Over the next few weeks Contact North -- Ontario's distance education and training network -- plans to regularly engage with Ontario Minister of Training, Colleges and Universities Minister Glen Murray, the ministry, and its PSE partners in thinking about how educational and information technologies can be integrated with people and processes at PSE institutions to encourage the kinds of transformational changes outlined in a new discussion paper from the ministry. Contact North sets the stage for a forward discussion by putting forth the proposition that the following 5 concurrent phenomena are now disrupting PSE and will, in the network's opinion, lead to transformational change: online education; massive open online courses; ePortfolio; outcomes assessment; and course credit aggregation. Contact North

Sault College proposes energy and environment studies institute

Private-sector dollars will help fund an energy and environment studies institute at Sault College. The facility, expected on campus by 2022, will boost enrolment in the college's programs by about one-third, says the dean of natural environment, technology and skilled trades. The institute would be about 65,000 square feet and include wet and dry laboratories, commercial retail space, and smart grid and electrical labs. Sault Star

Seneca named CUDA Teaching Center

Seneca College is the first college in Canada to be named a CUDA Teaching Center by NVIDIA, the global leader in visual and high performance computing. As a CUDA Teaching Center, Seneca will provide students enrolled in the School of Information and Communications Technology the opportunity to expand their software development skills. Seneca News Release

UoGuelph opens Gryphon Field House

The University of Guelph's new Gryphon Field House is now open for business. The field house features an indoor track as well as facilities for track-and-field events. The infield is made of artificial turf suitable for baseball, football, lacrosse, rugby, soccer, and ultimate Frisbee. Built for $9 million and measuring 300 by 185 feet, the field house is part of UoGuelph's athletics master plan. UoGuelph News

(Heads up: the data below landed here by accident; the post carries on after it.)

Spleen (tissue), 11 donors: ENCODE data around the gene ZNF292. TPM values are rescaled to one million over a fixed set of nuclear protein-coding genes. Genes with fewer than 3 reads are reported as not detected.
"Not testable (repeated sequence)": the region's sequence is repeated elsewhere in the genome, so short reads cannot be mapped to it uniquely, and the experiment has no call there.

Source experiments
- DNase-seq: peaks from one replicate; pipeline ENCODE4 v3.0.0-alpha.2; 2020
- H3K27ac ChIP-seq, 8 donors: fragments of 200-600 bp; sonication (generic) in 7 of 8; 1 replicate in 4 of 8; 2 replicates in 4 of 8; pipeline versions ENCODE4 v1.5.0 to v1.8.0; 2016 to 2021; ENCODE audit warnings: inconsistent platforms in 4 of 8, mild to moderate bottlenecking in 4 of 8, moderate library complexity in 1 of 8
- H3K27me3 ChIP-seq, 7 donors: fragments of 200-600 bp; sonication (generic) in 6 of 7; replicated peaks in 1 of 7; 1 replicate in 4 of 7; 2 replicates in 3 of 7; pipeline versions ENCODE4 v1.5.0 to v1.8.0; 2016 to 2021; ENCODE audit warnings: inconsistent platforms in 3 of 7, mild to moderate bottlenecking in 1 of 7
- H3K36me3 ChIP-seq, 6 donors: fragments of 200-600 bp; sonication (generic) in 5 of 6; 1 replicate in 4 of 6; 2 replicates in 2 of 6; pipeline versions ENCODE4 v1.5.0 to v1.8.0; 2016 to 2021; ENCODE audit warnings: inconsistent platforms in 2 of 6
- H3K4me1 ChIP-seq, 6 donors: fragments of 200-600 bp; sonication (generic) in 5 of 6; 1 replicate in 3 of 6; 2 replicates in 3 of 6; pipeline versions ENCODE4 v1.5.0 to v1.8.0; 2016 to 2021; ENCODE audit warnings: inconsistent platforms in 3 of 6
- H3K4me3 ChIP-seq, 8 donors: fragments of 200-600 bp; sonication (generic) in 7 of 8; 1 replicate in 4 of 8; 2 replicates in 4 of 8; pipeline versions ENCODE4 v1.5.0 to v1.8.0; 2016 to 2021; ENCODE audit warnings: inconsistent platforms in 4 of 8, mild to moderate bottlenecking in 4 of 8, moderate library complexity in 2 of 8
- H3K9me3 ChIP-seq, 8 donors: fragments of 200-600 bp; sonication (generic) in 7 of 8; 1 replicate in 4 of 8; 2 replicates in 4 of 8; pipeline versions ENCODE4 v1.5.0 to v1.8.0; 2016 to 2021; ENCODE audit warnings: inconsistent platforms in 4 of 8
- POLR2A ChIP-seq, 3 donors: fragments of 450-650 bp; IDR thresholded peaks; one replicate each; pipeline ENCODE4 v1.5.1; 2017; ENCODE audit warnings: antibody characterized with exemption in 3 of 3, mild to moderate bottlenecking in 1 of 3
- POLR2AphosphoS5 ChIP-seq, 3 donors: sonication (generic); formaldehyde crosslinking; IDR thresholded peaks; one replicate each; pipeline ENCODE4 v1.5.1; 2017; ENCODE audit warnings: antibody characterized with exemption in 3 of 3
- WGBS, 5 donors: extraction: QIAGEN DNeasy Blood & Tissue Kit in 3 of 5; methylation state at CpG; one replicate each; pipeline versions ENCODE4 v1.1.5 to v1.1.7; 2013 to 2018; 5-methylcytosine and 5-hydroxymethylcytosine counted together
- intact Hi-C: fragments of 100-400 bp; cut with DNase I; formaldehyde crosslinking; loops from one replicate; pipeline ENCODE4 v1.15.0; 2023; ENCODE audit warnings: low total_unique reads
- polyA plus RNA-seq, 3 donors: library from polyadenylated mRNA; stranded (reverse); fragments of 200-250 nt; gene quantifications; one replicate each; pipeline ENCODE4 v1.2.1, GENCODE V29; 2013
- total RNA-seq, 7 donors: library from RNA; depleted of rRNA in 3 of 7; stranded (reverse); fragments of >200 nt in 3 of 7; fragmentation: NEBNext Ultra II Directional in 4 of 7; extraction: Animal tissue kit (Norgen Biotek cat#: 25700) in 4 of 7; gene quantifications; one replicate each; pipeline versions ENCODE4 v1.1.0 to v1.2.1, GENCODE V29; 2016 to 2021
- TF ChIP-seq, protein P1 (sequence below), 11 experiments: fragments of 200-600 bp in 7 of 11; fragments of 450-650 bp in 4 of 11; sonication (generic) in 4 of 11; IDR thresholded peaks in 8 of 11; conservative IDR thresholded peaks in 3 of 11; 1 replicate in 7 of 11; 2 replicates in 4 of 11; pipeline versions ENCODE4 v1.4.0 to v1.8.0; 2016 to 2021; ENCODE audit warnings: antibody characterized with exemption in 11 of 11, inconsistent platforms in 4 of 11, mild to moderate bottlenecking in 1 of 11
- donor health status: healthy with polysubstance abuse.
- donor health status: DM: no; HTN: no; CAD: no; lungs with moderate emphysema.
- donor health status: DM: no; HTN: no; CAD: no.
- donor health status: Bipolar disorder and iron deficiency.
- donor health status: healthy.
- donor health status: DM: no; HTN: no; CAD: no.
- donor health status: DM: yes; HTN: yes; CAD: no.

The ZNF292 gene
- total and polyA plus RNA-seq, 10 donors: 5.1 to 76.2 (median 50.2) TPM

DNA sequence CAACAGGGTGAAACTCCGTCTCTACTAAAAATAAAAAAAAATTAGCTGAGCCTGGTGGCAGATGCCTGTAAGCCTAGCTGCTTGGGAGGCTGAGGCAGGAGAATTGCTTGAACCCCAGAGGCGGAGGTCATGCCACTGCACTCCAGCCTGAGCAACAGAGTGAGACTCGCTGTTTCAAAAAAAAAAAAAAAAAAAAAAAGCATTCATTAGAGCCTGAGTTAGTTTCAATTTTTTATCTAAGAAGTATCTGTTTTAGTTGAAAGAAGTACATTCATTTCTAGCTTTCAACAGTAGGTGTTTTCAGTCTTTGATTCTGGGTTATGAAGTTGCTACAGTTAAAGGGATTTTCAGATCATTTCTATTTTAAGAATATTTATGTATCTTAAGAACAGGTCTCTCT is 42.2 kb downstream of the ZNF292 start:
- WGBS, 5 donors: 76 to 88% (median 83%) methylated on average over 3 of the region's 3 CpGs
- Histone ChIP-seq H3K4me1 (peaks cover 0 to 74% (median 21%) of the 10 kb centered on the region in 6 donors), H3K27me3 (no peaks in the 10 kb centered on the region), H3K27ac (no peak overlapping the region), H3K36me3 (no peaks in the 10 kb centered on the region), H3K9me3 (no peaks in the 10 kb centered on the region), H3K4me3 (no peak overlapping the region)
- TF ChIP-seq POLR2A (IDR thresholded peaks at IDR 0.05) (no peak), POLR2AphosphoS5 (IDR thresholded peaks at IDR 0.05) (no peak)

Wisconsin to develop online competency-based degrees

Wisconsin plans to develop online competency-based degree programs for its students. Governor Scott Walker and administrators from the University of Wisconsin system announced plans earlier this month to develop flexible degree options for the system, which includes 13 universities and 13 two-year colleges. Administrators and faculty will collaborate to determine competency levels that match up with institutions' existing courses and how students can demonstrate those competencies. Administrators expect the first degree opportunities to become available in the fall of 2013. Inside Higher Ed

UK gives border staff new power of refusal for student visas

The UK government plans to give border staff new powers to refuse foreign students a visa as part of a program of targeted interviews for applicants. Border staff would be able to refuse a student visa if they doubted the applicant was genuine, and would also be able to refuse entry to students who fail to attend an interview "without providing a reasonable explanation." The changes, which come into effect on July 30, are to "ensure students seeking to abuse the immigration system are identified and refused a visa for the UK," says Immigration Minister Damian Green. Times Higher Education